Mayonnaise is not easy. I’ve gone through more egg yolks and olive oil than I care to remember, trying to perfect a wobbly, pale yellow emulsion. Not easy, but it is possible with a bit of mayonnaise know-how and a failsafe recipe.
It may seem like more effort than it’s worth, but the reasons for making your own mayonnaise well outweigh the reasons for buying it. I love knowing that my sauce has only eggs, oil, a splash of vinegar and some seasoning (mustard and salt and pepper in this instance). No stabilisers, or preservatives. I can adjust the flavours to suit me: want aioli? Add garlic. Wasabi mayo? A squeeze of wasabi. Most importantly it tastes like real mayo should – not too eggy, a tang of acid, and just enough salt. Perfect on a sandwich with chicken still warm from the oven.
The key tips are these:
- Use super fresh egg yolks (freeze the whites to make meringues later)
- Use an electric beater. Most of us aren’t professional chefs, so electric beaters offer more consistent results with less hard work than a hand whisk
- Measure everything. Be precise with the amount of oil you use. Too much and the mayo will split
- Add the oil drop by drop until the sauce starts to come together and thicken. You can be more liberal with the pour after that. This is super important!!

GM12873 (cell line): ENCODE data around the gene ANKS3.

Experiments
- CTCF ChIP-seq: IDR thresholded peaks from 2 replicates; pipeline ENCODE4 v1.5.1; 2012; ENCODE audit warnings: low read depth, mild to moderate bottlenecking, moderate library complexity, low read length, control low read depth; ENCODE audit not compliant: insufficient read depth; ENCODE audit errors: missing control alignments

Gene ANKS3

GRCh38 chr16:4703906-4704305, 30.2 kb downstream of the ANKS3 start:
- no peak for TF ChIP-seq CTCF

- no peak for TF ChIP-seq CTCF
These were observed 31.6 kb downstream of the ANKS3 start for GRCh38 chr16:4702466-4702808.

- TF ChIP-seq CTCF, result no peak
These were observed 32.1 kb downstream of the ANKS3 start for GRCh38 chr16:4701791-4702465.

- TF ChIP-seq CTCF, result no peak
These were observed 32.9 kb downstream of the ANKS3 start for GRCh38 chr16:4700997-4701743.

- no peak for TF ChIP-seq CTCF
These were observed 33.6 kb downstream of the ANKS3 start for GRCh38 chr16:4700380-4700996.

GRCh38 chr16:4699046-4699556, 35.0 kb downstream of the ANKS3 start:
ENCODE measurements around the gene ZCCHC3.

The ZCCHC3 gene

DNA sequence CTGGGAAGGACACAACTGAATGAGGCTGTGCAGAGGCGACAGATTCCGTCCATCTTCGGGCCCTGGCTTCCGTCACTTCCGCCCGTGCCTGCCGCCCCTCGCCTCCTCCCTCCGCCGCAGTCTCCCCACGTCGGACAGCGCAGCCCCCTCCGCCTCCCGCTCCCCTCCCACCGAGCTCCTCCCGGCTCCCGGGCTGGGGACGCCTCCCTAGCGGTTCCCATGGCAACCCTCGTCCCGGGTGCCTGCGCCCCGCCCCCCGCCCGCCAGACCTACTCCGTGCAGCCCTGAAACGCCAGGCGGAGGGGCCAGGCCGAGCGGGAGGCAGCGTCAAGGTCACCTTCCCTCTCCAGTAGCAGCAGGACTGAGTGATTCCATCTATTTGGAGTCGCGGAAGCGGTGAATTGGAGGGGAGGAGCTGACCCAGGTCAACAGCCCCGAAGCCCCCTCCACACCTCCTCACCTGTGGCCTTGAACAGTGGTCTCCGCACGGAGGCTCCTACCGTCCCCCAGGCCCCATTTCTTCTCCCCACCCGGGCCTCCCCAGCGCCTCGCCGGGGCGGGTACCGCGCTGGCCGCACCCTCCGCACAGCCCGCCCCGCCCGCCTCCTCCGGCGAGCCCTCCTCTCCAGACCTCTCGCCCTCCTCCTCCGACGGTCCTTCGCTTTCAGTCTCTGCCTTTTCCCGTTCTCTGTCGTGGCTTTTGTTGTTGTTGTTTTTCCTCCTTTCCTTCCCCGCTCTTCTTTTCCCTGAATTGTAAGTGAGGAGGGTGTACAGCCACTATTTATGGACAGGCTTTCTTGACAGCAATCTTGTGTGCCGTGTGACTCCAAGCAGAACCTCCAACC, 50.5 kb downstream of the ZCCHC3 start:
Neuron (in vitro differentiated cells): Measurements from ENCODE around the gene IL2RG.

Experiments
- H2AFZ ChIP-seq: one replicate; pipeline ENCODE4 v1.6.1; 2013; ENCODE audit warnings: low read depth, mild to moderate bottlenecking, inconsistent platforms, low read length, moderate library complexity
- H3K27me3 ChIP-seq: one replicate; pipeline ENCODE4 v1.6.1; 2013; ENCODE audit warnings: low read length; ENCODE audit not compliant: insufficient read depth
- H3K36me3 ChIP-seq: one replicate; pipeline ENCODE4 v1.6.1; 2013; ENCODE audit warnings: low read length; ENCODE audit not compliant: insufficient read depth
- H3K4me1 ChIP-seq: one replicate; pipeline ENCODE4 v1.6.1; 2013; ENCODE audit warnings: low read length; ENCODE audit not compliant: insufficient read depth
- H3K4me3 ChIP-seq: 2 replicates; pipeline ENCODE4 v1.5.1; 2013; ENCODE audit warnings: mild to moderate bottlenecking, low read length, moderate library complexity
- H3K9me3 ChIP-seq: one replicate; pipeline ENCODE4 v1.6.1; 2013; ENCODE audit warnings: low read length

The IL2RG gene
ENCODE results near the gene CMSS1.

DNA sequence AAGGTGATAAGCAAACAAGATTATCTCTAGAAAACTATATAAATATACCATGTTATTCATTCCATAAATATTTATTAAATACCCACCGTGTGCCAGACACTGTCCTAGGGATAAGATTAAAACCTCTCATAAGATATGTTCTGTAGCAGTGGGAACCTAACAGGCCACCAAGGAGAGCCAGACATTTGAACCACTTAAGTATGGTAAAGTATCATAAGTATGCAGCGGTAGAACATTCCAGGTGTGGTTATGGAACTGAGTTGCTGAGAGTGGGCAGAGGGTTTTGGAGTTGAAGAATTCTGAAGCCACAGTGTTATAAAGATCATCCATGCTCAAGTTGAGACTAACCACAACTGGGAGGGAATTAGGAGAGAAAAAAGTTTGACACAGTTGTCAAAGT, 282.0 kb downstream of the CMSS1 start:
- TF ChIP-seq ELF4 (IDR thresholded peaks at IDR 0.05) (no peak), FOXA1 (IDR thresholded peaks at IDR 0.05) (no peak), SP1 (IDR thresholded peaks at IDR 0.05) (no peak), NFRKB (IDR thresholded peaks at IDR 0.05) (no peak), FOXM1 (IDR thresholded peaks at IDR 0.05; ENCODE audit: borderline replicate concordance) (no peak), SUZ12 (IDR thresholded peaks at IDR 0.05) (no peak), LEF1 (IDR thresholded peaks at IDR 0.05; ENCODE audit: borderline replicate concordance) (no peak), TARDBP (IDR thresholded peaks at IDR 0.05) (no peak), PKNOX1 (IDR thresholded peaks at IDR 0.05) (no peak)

4 large egg yolks (size 7 or bigger)
2 Tbsp cider vinegar
250ml olive oil
350ml ricebran oil (or canola)
1 Tbsp Dijon mustard
1 tsp sea salt
1/8 tsp black pepper
- Place egg yolks into mixing bowl with a pinch of salt
- Beat until combined and starting to thicken
- Add vinegar, beat until combined
- Begin to add the oil, drop by drop, beating continuously, until mixture begins to emulsify
- Slowly pour in the remaining oil, beating continuously, until mixture is very thick and all oil is incorporated
- Taste mayonnaise. If it still tastes of egg yolks (rather than mildly of olive oil), add another 50ml oil. Taste again.
- Mix in mustard and season. Spoon into large jars, cover and keep in the fridge. Mayonnaise (if refrigerated) should last for approximately 1 month.
- If the olive oil flavour is too strong, you can just use neutrally flavoured rice bran or canola oil
- I find extra virgin olive oil too strong for this recipe, so just use standard olive oil.
- If you do not have cider vinegar, try white wine or red wine vinegar
- 2 Tbsp vinegar makes for a reasonably tart mayonnaise. This is to my taste (and my family’s). You can add more or less vinegar to suit your own taste without unduely affecting the final result. You can also omit the mustard if this is not to your taste.
- I used a Kitchenaid stand mixer with the whisk attachment to make my mayonnaise. You could also use an electric hand beater and achieve the same result